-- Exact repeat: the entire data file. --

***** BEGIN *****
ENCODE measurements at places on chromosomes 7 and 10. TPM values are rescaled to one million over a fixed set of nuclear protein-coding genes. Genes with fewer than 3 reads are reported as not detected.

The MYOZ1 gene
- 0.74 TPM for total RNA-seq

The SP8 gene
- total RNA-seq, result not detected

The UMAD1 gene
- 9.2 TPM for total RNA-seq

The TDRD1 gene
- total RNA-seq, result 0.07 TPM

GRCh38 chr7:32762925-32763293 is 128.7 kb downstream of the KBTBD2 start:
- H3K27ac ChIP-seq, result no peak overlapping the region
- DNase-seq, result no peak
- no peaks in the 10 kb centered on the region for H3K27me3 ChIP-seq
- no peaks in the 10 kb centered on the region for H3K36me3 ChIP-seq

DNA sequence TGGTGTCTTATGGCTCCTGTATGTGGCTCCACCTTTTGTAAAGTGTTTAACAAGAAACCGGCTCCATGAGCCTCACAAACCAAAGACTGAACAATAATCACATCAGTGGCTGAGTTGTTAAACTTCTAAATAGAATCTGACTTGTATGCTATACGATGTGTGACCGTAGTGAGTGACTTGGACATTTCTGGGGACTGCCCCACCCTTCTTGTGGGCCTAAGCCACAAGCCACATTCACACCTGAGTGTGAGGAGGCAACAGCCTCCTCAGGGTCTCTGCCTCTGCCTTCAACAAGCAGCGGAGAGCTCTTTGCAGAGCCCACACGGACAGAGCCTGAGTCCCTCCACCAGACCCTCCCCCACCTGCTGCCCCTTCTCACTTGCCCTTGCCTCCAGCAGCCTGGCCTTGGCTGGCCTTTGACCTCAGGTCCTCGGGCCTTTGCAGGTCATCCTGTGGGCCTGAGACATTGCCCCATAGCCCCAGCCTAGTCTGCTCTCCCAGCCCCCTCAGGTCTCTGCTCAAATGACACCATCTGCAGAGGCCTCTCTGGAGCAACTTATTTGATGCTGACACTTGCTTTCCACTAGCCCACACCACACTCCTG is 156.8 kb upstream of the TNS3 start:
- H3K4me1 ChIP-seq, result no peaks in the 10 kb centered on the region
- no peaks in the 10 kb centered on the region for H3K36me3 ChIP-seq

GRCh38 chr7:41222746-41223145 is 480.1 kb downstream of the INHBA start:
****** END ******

ENCODE measurements at places on chromosomes 7 and 10. TPM values are rescaled to one million over a fixed set of nuclear protein-coding genes. Genes with fewer than 3 reads are reported as not detected.

The MYOZ1 gene
- 0.74 TPM for total RNA-seq

The SP8 gene
- total RNA-seq, result not detected

The UMAD1 gene
- 9.2 TPM for total RNA-seq

The TDRD1 gene
- total RNA-seq, result 0.07 TPM

GRCh38 chr7:32762925-32763293 is 128.7 kb downstream of the KBTBD2 start:
- H3K27ac ChIP-seq, result no peak overlapping the region
- DNase-seq, result no peak
- no peaks in the 10 kb centered on the region for H3K27me3 ChIP-seq
- no peaks in the 10 kb centered on the region for H3K36me3 ChIP-seq

DNA sequence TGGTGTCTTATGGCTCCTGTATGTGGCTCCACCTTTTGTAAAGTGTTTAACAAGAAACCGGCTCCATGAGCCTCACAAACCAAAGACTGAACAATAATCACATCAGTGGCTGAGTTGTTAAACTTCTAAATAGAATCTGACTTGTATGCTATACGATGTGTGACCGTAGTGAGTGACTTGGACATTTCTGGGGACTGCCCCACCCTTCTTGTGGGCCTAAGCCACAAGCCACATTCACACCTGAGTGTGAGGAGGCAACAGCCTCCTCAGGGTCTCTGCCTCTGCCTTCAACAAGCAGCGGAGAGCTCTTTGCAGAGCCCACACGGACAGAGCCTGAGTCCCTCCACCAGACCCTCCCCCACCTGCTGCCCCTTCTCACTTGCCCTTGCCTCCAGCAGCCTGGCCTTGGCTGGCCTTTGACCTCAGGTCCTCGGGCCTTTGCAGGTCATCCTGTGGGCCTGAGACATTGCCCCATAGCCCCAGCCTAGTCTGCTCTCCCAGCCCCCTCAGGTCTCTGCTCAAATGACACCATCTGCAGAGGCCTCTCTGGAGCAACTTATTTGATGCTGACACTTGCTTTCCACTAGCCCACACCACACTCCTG is 156.8 kb upstream of the TNS3 start:
- H3K4me1 ChIP-seq, result no peaks in the 10 kb centered on the region
- no peaks in the 10 kb centered on the region for H3K36me3 ChIP-seq

GRCh38 chr7:41222746-41223145 is 480.1 kb downstream of the INHBA start: